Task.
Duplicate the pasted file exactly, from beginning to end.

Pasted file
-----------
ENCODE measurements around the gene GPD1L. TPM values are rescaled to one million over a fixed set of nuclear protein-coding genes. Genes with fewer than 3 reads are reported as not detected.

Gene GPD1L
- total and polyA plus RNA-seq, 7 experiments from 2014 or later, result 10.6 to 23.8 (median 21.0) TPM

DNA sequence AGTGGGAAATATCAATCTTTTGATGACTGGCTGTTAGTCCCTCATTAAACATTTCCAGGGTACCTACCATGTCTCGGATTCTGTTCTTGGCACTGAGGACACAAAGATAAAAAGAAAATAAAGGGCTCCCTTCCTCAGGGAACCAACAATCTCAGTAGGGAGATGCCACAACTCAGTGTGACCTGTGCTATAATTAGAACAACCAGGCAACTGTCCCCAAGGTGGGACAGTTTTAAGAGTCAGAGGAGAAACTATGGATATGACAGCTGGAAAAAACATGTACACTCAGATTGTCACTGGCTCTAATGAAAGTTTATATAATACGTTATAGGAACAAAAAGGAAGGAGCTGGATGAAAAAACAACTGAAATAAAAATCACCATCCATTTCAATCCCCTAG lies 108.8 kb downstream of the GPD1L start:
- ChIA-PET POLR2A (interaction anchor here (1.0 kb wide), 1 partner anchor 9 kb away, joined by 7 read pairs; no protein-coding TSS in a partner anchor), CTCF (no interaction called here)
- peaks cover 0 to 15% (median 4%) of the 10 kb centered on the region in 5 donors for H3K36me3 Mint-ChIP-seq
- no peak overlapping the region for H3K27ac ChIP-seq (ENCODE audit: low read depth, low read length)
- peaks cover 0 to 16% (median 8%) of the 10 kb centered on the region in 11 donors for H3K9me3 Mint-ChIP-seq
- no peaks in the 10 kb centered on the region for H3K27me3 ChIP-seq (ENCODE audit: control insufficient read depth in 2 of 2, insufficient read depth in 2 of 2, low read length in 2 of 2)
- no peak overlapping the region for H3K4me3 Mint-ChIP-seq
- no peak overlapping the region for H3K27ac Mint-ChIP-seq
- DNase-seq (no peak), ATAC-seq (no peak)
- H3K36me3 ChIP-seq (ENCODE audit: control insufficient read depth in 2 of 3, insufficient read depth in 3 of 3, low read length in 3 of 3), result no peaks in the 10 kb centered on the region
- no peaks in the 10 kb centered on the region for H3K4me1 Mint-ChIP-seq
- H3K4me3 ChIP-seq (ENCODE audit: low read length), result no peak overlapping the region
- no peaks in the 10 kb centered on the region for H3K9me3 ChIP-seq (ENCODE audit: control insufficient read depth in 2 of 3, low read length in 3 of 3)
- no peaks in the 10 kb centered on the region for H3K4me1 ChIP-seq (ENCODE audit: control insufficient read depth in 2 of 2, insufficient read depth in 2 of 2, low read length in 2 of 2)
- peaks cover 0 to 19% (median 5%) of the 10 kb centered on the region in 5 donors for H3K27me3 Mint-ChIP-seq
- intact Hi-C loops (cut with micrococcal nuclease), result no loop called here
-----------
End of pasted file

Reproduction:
ENCODE measurements around the gene GPD1L. TPM values are rescaled to one million over a fixed set of nuclear protein-coding genes. Genes with fewer than 3 reads are reported as not detected.

Gene GPD1L
- total and polyA plus RNA-seq, 7 experiments from 2014 or later, result 10.6 to 23.8 (median 21.0) TPM

DNA sequence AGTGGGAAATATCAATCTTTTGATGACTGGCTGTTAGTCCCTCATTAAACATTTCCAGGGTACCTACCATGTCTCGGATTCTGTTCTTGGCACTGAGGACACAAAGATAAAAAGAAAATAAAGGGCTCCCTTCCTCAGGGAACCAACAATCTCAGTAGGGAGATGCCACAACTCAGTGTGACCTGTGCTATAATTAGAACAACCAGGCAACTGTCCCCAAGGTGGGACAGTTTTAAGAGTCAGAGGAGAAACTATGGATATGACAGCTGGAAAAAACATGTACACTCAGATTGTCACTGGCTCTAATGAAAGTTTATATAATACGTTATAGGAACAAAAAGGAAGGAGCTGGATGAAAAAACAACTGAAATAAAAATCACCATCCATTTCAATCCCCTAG lies 108.8 kb downstream of the GPD1L start:
- ChIA-PET POLR2A (interaction anchor here (1.0 kb wide), 1 partner anchor 9 kb away, joined by 7 read pairs; no protein-coding TSS in a partner anchor), CTCF (no interaction called here)
- peaks cover 0 to 15% (median 4%) of the 10 kb centered on the region in 5 donors for H3K36me3 Mint-ChIP-seq
- no peak overlapping the region for H3K27ac ChIP-seq (ENCODE audit: low read depth, low read length)
- peaks cover 0 to 16% (median 8%) of the 10 kb centered on the region in 11 donors for H3K9me3 Mint-ChIP-seq
- no peaks in the 10 kb centered on the region for H3K27me3 ChIP-seq (ENCODE audit: control insufficient read depth in 2 of 2, insufficient read depth in 2 of 2, low read length in 2 of 2)
- no peak overlapping the region for H3K4me3 Mint-ChIP-seq
- no peak overlapping the region for H3K27ac Mint-ChIP-seq
- DNase-seq (no peak), ATAC-seq (no peak)
- H3K36me3 ChIP-seq (ENCODE audit: control insufficient read depth in 2 of 3, insufficient read depth in 3 of 3, low read length in 3 of 3), result no peaks in the 10 kb centered on the region
- no peaks in the 10 kb centered on the region for H3K4me1 Mint-ChIP-seq
- H3K4me3 ChIP-seq (ENCODE audit: low read length), result no peak overlapping the region
- no peaks in the 10 kb centered on the region for H3K9me3 ChIP-seq (ENCODE audit: control insufficient read depth in 2 of 3, low read length in 3 of 3)
- no peaks in the 10 kb centered on the region for H3K4me1 ChIP-seq (ENCODE audit: control insufficient read depth in 2 of 2, insufficient read depth in 2 of 2, low read length in 2 of 2)
- peaks cover 0 to 19% (median 5%) of the 10 kb centered on the region in 5 donors for H3K27me3 Mint-ChIP-seq
- intact Hi-C loops (cut with micrococcal nuclease), result no loop called here